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November 11th, 2012

Book Review: “Shanghai Girls” by Lisa See

Shanghai Girls is one of those historical novels that incorporate the historical realities of a certain time in history and turned them into a novel. In this novel, the author, Lisa See, might have captured all the stories from the Chinese people living from the early 1930′s to 1970′s. It was a time of many turbulences for people around the world, especially China, which was invaded by Japan and was subsequently involved in the World War II. The author grew up in the old Chinatown, which may be why she had the first hand knowledge of the stories of the people and how they were discriminated in this country at that time. The dynamics of the Chinese people’s attitude toward Taiwan, and the Red China were quite interesting, driven by fears of being labeled a communist. This was really new to me. Many of the people paved the road to the civil rights of the Chinese people in this country.

A summary of Shanghai Girls is as follows:

Two girls, May and Pearl, in their 20′s living in the relatively high Shanghai society in the late 1930′s were suddenly launched into poverty because their dad’s gambling habit. To pay back the debtors, the dad forced their daughters into arranged marriages with Mr. Louie’s two sons, Sam and Vernon. As narrated by Pearl, she and her younger sister May and Pearl tried to renege on the agreement and skipped the ship that would have led them to Los Angeles. It wasn’t long when Japan’s army reached Shanghai and forced the family to escape south to Hongkong. At this time, their dad had abandoned the family. With the guidance of their foot-bound Mom, they were slowly moving away from the hotspots. Then on a fateful day, a bunch of Japanese army seize the refugee party, raped and killed their mom. Despite Mom’s pleading, Pearl got out of their hiding place and was too gang-raped. When she woke up, she was in a hospital rescued by May. They eventually migrated to Hongkong and took a ship ride to San Francisco, where they were stranded in Angel’s Island and were not released to their husband until May’s baby was born. At this time, May’s daughter would become Pearl’s daughter since Pearl and Sam had done the husband-and-wife thing but not Vernon and May. There were lots of not-so-benign facts about the laws against Chinese people and how they’re being treated in Angel Island. Now I appreciate why most immigrants didn’t have good things to say about Angel Island, now a very beautiful National Park.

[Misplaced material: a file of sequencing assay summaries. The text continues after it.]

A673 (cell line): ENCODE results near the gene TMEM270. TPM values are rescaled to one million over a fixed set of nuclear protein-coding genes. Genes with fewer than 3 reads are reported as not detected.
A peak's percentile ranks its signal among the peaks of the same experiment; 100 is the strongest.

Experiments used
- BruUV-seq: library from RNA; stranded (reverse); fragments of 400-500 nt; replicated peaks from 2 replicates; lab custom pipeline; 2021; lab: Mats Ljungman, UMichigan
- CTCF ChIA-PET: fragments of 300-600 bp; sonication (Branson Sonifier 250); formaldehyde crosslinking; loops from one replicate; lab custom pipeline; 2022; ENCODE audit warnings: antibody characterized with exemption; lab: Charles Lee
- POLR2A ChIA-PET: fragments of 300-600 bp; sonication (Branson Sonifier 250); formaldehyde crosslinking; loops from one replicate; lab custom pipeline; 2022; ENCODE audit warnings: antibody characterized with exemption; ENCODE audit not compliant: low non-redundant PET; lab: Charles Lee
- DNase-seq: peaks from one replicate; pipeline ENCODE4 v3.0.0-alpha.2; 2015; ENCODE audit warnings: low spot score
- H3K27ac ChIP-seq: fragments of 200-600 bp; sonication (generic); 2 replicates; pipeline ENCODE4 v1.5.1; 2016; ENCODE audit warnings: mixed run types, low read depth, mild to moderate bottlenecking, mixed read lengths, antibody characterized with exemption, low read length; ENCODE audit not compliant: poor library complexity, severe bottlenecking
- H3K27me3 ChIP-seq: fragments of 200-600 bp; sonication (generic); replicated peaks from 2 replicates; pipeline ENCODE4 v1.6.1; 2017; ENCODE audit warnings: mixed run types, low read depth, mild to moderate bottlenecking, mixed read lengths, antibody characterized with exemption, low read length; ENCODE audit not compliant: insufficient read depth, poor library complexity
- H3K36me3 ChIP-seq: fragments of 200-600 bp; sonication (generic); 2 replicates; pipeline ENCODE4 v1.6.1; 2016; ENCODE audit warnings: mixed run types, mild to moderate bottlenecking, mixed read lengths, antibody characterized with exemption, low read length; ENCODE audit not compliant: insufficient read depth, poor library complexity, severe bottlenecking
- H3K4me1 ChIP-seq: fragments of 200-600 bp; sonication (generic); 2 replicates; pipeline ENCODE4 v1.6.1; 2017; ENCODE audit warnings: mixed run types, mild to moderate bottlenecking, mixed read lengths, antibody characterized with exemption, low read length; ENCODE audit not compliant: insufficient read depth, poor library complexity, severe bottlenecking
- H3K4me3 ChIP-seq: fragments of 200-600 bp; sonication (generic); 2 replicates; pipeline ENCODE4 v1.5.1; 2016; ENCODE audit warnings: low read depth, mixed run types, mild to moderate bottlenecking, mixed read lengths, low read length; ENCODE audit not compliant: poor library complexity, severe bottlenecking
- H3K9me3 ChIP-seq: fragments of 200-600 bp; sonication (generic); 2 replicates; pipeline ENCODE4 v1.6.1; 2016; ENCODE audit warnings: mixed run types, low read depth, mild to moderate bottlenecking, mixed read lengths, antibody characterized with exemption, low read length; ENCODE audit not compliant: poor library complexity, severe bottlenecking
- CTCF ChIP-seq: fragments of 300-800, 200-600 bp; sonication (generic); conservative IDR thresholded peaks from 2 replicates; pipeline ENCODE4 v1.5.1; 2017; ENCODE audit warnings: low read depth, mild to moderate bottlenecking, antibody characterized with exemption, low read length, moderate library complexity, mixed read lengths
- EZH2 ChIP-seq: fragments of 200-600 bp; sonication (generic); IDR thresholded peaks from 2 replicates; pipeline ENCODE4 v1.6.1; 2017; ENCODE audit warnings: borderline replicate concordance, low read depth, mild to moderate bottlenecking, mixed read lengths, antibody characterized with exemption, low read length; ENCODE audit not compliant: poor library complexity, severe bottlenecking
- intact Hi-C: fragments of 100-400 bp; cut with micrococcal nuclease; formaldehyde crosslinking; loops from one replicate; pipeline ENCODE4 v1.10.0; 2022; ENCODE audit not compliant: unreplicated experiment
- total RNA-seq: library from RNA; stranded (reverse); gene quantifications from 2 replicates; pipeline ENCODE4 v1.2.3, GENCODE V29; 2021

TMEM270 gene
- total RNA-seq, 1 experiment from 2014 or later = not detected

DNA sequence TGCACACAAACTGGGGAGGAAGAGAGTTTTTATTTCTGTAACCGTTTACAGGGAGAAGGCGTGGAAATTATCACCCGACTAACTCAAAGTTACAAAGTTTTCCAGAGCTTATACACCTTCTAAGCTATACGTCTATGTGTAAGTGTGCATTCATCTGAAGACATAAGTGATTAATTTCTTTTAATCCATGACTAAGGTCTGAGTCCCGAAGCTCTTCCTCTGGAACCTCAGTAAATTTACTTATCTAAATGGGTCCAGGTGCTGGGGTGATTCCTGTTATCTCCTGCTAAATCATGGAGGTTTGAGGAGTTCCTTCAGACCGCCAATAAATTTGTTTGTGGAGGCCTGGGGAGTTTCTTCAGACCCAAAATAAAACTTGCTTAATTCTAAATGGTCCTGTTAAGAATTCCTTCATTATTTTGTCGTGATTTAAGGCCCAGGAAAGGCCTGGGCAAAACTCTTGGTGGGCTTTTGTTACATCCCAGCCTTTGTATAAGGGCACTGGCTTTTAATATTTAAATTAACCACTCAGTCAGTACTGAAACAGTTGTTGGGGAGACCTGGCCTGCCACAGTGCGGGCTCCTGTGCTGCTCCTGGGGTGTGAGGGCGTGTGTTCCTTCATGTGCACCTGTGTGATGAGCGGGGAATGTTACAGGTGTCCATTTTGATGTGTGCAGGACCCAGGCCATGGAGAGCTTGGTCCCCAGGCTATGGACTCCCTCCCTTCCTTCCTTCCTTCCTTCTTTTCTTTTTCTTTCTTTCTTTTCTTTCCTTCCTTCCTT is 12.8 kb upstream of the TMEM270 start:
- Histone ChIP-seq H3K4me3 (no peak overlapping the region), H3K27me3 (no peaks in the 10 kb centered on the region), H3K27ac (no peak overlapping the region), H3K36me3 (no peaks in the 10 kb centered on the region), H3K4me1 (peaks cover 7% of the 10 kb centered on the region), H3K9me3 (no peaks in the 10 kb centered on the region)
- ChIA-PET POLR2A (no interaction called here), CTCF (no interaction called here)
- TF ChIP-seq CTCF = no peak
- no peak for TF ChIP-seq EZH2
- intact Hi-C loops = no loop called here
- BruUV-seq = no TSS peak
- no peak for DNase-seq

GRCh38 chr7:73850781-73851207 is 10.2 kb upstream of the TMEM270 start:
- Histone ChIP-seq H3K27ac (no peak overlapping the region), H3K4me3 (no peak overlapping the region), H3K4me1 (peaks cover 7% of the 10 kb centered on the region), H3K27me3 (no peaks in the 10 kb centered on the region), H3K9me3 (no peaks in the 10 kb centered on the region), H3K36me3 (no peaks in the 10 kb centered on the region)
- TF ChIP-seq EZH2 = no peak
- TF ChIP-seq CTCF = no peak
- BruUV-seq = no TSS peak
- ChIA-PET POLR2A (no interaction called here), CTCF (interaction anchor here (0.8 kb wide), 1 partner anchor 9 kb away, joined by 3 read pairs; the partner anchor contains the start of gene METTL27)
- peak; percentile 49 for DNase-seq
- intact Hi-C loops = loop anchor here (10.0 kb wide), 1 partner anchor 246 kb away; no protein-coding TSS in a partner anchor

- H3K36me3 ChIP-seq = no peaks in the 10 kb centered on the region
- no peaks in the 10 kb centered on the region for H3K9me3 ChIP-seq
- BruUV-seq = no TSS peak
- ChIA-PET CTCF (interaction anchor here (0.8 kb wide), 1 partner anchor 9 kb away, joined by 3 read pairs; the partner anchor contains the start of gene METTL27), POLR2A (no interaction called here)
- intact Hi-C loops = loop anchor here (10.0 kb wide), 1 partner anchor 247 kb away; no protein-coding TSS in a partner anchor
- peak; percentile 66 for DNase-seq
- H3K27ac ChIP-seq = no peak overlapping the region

The girls finally arrived at Old Man Louie’s place in Los Angeles China Town, where they were plunged into poverty and isolation of Chinese immigrants. Later, more of the facts about Pearl’s husband, Sam, surfaced that he’s not a legitimate US citizen but a “paper son” (a law loophole to import cheap Chinese slaves to the US). Also, Vernon, May’s husband, was either autistic or had a down syndrome such that he would make model planes and boats all day long. At least Vernon was Mr. Louie’s legitimate son.

The family went through many tribulations of that era including the discrimination from the white, the unfair law, and the more discrimination due to China’s turning into a Communist country and its involvement in the Korean War. I can imagine how tough it must have been for the people at that time. Pearl herself almost had a baby boy of her own but the baby died during childbirth. But the family continued to bond, survive and thrive to the best their ability despite many setbacks. Yen-yen, the mother-in-law once a child prostitutes after being kidnapped out of her own home, died all of the sudden. Then Mr. Louie died of old age and cancer. The young Joy started to blossom and eventually moved away to Chicago for her college, where she met this idealistic socialistic boy named Joe Kwok. He exert lots of influence over Joy and painted a very different pictures of what China was like.

Because of Joy’s participation on a suspected communist society, her family was investigated for their fake citizenship. The harassment was further exacerbated by May’s volunteering Sam’s fake-citizenship information to the FBI and INS. Sam committed suicide to free the family from further harassment by the government.

One day, Joy overheard the conversation between her mom and her birth mom that she was the love child of May and Z.G. and her dad wasn’t a legitimate son. She ran away to China to find her father, Z.G. and herself. This was where the story ended.

Posted by Derek Tsai in Book Reviews

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